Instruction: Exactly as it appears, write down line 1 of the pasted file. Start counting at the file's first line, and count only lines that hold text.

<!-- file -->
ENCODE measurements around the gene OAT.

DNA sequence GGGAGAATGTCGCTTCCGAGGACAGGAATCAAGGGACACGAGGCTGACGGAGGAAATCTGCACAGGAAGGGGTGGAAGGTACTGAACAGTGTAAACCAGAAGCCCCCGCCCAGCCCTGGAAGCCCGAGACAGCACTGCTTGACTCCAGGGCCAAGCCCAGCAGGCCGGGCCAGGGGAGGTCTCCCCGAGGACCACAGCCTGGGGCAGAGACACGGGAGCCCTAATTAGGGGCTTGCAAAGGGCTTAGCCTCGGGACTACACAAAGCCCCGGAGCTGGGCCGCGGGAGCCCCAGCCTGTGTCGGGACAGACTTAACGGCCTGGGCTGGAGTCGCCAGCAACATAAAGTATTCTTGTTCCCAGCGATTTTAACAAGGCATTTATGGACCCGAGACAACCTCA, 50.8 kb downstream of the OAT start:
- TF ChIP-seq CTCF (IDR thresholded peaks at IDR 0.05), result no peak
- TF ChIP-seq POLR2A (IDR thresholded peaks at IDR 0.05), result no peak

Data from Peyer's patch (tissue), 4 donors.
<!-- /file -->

ENCODE measurements around the gene OAT.